We compared direct local injection of freshly isolated CD14+ and CD34+ PBMCS, and found that while CD14+ monocytic EC progenitors promote healing, accelerate blood flow restoration, and induce vascular growth, they do so less well than their CD34+ primitive EC progenitor counterparts. Nevertheless, because diabetes appears to have more deleterious effects on primitive than monocytic progenitor function, CD14+ PBMCS may provide an alternative therapeutic tool for this large subset of patients. Moreover, CD14+ therapy may be feasible in an acute setting, because CD14+ PBMCs are abundant and easy to isolate, and require no pre-activation when directly injected into the affected tissue.
Hematopoietic stem cells and monocytes both promote vascular growth.26,27 Thus, we expected that co-injection of CD34+ and CD14+ PBMCs would lead to the greatest muscle salvage and tissue vascularization. The data do not show this (Figure 1), and our histological analysis suggests that excessive inflammation (Table) may be the reason. The cellular infiltrate probably reduces the sensitivity of the Doppler flow measurements, leading to an underestimate of true blood flow. More importantly, as the vascular density and muscle salvage data imply, although inflammation can be an angiogenic stimulus, excessive inflammation may have damped the limbs’ ability to make new or remodel existing vessels. Interestingly, the inflammation does not appear to be caused by the presence of the human cells per se, because we found few human cells in the tissue at 5 days, when inflammation was extensive. Rather, it seems that the exogenous cells act in concert to attract endogenous cells, possibly through MCP-1.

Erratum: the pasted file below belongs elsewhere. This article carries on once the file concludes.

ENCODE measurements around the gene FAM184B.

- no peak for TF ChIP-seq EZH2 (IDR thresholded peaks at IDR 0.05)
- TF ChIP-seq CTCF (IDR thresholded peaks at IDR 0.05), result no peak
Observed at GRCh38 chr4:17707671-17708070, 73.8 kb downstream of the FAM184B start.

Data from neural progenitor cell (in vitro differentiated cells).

The Doppler blood flow measurements indicate that cell therapy increases flow to collaterals (Figure 1). This could be caused in part by vasodilation initially, but as the blood flow remains elevated 12 days after induction of ischemia (by which time inflammation is largely absent), remodeling appears to occur ultimately. Arteriolar density and size also influence intramuscular limb blood flow, but these have not been examined previously in PBMC treated limbs. Ischemia induces an increase in arteriolar density but not size, and, surprisingly, cell therapy does not further increase arteriolar density or alter size in viable muscle (Figure 4). Apparently, once a critical arteriolar density necessary to preserve ischemic muscle is reached, additional vessels are not assembled. However, because there is more viable muscle in PBMC than vehicle-treated limbs, PBMC treatment results in an increased aggregate vessel density (Figure 2F; Figure III). Thus, rapid and extensive vascular growth must occur in the PBMC-treated limbs.
CD34+ and CD14+ PBMCs might exert some of their effects through modulation of pro-angiogenic molecules, and CD34+ but not CD14+ PBMCs increase VEGF-A protein (Figure 5A). We do not know if the VEGF detected was produced by the exogenous or endogenous cells. However, VEGF is a highly conserved protein across species, and human VEGF cross-reacts in the mouse.28 Whether produced by the injected human or by mouse cells the protein should be active in vivo in the mouse. More significantly, both cells augment responsiveness to VEGF family proteins by dramatically increasing VEGFR2 protein. The potent induction of VEGF-A and VEGFR2 may contribute to the strong early vascular growth response to CD34+ PBMCs compared with CD14+ PBMCs.